The European Commission has identified several problems in the local management of protected marine areas. The main one is the lack of a national strategy. This is reported in the report of the European Commission, published 25 June. The purpose of the EC audit is the registration and assessment of government actions to protect marine biodiversity through the identification and proper management of marine protected areas.
According to the published report, in Cyprus 65% of marine fauna species and habitat names should be included and marked on the Natura 2000 protected areas. Another 13% of marine life has not been studied so far for their inclusion in protected local species.
The European Commission emphasizes that several national strategies for managing fragile marine ecosystems, the preparation of separate documents and circulars can lead to "fragmentation of efforts to protect". At the same time, despite a large number of "strategic" documents, a number of them do not specify qualitative targets and timetables for carrying out works and research, which casts doubt on their scientific basis. Thus, the action plan for the marine zones of Mulia (Paphos) and Nisia (Famagusta) has not been finalized, while Cavo Greco and Akamas "have no plan at all," the European Commission reports.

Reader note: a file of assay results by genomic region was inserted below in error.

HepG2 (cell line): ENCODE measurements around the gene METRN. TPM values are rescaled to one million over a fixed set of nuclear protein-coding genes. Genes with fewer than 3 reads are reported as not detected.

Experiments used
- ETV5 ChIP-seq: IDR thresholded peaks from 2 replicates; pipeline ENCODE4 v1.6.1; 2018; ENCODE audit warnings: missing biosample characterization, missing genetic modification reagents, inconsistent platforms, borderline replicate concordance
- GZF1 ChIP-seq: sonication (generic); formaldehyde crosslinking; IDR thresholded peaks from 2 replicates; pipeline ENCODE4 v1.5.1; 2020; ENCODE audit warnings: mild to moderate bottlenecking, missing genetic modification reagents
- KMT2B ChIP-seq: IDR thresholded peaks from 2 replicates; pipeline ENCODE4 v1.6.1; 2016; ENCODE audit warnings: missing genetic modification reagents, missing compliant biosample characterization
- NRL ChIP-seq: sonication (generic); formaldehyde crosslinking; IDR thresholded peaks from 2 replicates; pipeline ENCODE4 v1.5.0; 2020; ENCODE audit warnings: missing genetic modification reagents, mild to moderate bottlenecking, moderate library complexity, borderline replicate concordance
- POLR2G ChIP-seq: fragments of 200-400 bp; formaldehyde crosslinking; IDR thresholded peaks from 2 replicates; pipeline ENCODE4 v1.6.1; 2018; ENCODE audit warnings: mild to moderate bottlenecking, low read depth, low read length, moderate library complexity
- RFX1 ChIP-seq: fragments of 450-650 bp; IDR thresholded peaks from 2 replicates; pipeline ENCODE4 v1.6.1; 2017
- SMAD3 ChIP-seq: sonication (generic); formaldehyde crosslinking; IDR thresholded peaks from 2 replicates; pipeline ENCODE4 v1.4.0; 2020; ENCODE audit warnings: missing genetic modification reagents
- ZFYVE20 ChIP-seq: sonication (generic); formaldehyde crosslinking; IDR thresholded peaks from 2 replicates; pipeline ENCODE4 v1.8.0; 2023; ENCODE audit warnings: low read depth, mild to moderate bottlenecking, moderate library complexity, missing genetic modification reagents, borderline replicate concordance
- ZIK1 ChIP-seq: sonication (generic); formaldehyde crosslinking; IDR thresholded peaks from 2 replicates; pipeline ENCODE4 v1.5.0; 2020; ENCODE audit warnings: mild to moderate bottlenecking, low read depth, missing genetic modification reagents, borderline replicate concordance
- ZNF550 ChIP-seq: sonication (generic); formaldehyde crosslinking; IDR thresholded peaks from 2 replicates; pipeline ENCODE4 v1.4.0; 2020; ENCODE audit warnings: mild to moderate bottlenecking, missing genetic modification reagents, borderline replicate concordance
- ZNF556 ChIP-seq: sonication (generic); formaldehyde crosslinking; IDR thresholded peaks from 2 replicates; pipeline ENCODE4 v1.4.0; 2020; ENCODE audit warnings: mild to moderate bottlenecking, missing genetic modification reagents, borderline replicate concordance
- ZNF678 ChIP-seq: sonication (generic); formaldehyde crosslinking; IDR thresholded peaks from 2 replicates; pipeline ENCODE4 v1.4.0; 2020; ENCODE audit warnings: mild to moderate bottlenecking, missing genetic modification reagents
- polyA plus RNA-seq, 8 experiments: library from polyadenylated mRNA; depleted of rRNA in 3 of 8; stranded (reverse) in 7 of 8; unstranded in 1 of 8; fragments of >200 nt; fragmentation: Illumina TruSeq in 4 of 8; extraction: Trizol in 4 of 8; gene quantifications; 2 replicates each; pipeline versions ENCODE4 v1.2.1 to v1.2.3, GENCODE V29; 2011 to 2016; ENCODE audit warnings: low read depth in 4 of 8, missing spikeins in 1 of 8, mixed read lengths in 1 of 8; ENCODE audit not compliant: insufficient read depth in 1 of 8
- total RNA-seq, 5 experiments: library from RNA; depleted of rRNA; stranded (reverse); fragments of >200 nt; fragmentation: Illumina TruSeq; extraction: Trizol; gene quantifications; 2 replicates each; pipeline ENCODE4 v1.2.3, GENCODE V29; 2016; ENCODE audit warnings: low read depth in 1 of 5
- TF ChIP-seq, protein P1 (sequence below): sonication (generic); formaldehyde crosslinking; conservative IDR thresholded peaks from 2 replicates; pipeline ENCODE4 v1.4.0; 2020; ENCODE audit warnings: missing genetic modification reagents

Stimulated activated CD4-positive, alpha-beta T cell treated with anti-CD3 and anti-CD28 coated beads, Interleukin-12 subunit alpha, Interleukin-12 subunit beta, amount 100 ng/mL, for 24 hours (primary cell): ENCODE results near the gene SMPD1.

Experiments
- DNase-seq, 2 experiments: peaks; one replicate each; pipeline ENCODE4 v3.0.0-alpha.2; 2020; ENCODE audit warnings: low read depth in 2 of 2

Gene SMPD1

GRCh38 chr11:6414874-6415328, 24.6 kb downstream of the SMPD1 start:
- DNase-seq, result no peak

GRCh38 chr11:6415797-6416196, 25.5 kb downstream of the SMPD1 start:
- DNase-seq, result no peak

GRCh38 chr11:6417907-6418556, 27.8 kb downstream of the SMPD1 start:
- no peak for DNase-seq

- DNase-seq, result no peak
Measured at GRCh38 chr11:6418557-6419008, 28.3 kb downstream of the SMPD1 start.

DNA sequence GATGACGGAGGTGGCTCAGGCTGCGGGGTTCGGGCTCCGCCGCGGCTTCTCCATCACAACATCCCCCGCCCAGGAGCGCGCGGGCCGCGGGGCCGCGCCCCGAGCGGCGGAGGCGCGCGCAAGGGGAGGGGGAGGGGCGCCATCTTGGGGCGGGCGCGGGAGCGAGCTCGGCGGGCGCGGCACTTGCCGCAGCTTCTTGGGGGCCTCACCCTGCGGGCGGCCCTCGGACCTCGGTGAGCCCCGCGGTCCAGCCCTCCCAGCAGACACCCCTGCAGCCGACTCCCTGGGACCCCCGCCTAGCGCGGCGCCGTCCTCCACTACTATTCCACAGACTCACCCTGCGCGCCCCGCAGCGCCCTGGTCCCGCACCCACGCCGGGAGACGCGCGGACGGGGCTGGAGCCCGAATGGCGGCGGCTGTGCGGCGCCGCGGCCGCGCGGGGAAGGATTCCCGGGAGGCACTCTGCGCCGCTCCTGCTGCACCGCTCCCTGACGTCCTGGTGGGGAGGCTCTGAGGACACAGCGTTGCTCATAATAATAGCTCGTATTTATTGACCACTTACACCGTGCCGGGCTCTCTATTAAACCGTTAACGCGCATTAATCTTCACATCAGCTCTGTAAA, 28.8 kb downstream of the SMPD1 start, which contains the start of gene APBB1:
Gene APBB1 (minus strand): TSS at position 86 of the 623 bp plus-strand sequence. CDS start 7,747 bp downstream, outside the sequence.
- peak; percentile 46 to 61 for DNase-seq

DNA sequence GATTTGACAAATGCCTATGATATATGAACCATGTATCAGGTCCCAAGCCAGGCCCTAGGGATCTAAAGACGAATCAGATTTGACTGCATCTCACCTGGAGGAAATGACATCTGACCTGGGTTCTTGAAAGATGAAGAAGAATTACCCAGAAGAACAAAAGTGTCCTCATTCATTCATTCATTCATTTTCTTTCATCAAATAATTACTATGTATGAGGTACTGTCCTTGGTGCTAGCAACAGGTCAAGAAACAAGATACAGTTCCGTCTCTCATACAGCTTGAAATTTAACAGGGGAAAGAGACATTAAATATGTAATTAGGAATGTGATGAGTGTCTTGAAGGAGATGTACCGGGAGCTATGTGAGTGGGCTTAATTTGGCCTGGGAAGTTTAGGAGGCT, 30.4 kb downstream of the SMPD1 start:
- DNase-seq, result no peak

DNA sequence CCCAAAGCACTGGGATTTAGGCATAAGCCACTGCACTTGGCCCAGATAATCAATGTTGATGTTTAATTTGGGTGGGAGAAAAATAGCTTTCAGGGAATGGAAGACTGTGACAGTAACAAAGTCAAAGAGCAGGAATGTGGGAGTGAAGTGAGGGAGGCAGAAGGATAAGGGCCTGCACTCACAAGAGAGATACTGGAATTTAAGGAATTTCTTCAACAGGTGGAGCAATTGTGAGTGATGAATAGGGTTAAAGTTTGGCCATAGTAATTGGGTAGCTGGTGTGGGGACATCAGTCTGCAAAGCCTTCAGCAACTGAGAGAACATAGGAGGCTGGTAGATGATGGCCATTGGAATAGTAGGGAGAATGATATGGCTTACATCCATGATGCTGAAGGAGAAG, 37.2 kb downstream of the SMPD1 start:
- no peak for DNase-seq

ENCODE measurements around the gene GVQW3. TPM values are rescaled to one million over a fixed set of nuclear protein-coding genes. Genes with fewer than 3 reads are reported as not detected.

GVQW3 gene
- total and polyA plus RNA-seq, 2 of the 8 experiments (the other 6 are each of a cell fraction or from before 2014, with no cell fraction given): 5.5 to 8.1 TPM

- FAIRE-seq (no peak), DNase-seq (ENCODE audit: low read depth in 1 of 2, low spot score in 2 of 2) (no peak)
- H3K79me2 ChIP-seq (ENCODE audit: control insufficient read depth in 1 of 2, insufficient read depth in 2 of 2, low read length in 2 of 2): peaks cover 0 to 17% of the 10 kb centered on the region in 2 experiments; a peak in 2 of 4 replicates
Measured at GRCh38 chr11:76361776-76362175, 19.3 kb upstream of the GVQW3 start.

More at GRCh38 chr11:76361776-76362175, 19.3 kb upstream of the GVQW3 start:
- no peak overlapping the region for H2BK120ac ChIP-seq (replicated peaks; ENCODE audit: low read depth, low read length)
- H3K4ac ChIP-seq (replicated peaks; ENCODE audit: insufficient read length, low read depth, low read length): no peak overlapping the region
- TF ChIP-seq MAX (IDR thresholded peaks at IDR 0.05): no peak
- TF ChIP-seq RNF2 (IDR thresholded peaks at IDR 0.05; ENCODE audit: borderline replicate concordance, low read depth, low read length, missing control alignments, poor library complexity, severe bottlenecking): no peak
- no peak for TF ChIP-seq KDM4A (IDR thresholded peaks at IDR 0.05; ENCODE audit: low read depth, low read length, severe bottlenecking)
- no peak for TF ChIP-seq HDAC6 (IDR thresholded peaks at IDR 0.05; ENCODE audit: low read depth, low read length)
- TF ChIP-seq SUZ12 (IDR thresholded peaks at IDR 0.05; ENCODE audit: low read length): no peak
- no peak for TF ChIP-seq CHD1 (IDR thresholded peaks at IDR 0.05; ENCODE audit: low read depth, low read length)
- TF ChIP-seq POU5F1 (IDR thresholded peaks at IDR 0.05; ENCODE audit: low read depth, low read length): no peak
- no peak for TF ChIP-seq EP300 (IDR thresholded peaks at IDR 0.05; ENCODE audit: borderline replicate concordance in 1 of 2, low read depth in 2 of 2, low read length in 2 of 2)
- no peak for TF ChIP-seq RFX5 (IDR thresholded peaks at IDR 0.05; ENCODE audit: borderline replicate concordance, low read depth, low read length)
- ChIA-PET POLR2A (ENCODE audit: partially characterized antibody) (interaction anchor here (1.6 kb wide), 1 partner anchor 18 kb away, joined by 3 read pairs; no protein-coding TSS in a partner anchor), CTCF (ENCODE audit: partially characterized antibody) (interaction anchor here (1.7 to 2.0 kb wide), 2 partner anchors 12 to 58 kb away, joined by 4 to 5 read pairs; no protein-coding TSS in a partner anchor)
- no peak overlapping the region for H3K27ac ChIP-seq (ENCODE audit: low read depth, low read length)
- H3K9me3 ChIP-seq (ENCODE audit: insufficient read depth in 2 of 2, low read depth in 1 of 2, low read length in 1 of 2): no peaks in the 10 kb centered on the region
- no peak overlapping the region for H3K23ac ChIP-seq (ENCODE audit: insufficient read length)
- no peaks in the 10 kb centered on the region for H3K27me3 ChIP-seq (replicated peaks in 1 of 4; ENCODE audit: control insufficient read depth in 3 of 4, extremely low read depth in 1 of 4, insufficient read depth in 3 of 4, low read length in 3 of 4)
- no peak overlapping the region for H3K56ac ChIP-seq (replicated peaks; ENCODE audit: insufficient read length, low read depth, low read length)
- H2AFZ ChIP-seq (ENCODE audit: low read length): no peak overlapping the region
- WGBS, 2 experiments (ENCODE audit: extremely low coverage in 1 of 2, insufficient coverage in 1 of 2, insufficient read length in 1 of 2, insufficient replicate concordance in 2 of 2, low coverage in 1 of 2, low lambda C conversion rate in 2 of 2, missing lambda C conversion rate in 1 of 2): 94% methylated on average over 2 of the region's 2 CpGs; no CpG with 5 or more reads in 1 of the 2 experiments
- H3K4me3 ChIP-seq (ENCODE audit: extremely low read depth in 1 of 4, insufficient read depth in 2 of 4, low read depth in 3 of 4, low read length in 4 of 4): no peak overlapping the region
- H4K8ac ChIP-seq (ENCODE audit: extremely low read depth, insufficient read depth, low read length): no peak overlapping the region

Human activities on land and in coastal areas also pose a significant threat to the marine protected areas of Cyprus. These vulnerabilities have not been properly described, and the competent authorities have not conducted a risk assessment, the report stresses.
Particular attention in the report of the EC was paid to the Akamas Peninsula: in this area, the task of developing a management strategy was undertaken by four agents at once. As a result, five completely different plans for the management of land and water areas, based on various legislative acts, were issued. "All this undermines coordination and complicates the implementation of projects," the EC reports.
The report recommends encouraging the study of the areas of Cavo Greco and Akamas and urgently tackling the creation of a strategy for their management. Based on these plans, it is proposed to compile protocols for all protected marine areas. The EC emphasizes that the strategic plan should include targets, responsibilities of the parties, a schedule of work and research, and an assessment of the financial costs of implementing the proposed measures.